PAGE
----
Attitudes Toward Risk-Benefit Analysis for Managing Effects of Chemical Exposures

  • J. L. Regens
Part of the NATO · Challenges of Modern Society book series (NATS, volume 12)


Environmental policymaking has become more dependent on the use of formal, quantitative risk-benefit analysis as a basis for establishing regulations. This is largely because of increasing emphasis on the prevention of adverse human health effects attributable to exposures to toxic chemicals. For example, risk assessment helps to set priorities for the regulation of the very large number of chemicals which are of potential concern by ranking those chemicals in terms of their possible carcinogenic or other health hazards (see Ames et al., 1987). Moreover, when linked to benefit-cost studies, risk assessment can help direct limited societal resources to prevent or mitigate the most significant risks (see also Chapters 4 and 5 of this volume; Rycroft et al., forthcoming; Russell and Gruber, 1987; Lave, 1987).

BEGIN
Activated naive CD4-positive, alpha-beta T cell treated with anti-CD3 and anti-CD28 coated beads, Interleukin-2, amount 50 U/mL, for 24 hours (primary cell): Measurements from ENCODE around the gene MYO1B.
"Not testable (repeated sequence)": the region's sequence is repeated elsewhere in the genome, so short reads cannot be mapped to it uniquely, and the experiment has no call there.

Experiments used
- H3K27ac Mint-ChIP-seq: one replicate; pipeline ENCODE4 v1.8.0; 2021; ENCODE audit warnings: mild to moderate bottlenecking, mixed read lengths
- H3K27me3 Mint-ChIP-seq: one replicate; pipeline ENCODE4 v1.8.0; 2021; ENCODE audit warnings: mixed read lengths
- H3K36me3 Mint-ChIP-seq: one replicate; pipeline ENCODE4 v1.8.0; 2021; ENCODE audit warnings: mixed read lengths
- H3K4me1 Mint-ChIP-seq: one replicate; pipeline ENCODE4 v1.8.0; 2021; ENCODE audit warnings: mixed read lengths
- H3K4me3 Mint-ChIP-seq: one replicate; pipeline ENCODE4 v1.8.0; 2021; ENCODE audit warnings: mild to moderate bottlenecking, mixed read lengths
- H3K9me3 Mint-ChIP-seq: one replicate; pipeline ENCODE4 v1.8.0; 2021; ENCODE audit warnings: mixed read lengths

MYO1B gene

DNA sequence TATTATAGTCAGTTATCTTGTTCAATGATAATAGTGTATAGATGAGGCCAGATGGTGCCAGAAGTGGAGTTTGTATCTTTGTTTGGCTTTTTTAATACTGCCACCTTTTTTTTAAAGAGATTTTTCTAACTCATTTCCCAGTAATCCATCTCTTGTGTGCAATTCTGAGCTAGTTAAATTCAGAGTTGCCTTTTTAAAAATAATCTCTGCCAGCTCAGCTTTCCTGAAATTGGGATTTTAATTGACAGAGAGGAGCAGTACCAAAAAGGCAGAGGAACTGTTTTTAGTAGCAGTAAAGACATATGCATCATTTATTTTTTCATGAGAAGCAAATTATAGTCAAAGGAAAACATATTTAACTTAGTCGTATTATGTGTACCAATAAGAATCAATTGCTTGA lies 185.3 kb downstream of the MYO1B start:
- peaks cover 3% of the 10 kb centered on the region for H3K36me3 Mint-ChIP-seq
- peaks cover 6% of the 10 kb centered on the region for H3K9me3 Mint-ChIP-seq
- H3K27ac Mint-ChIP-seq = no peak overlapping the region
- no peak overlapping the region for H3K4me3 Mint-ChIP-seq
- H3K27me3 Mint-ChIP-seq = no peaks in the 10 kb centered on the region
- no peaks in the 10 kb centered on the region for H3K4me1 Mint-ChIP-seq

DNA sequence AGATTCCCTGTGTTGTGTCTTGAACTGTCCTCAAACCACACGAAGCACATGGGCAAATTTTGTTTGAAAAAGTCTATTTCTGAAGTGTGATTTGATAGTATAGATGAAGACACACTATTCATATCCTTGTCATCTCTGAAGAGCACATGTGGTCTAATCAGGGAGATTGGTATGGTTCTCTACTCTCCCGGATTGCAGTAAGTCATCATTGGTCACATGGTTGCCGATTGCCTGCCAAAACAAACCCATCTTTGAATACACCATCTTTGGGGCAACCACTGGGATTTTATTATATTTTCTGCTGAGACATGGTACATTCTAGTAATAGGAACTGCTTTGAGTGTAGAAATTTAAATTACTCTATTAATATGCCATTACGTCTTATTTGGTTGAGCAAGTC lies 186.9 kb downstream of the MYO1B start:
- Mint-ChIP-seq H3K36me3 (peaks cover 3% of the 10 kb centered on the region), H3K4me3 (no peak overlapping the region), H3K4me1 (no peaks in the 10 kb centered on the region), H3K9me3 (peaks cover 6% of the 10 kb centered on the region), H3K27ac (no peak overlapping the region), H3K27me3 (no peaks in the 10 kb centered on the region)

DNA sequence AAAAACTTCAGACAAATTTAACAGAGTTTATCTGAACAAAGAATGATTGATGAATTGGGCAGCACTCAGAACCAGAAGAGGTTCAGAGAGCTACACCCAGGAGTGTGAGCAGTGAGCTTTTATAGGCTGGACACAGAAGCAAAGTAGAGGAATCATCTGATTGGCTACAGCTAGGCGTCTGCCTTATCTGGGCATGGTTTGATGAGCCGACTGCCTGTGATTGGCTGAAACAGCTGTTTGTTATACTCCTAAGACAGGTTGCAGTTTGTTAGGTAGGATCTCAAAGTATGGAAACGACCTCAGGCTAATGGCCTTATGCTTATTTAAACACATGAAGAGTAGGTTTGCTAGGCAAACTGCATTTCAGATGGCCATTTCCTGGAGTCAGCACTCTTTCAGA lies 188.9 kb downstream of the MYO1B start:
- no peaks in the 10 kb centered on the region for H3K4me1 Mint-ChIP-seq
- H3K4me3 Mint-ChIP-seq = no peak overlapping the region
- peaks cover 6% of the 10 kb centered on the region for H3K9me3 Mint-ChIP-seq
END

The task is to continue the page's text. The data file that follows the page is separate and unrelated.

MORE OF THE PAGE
Risk Assessment Environmental Protection Agency Chemical Exposure North Atlantic Treaty Organization Strong Majority 
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Copyright information

© Plenum Press, New York 1989

Authors and Affiliations

  • J. L. Regens
    • 1
  1. 1.Institute of Natural ResourcesUniversity of GeorgiaAthensUSA

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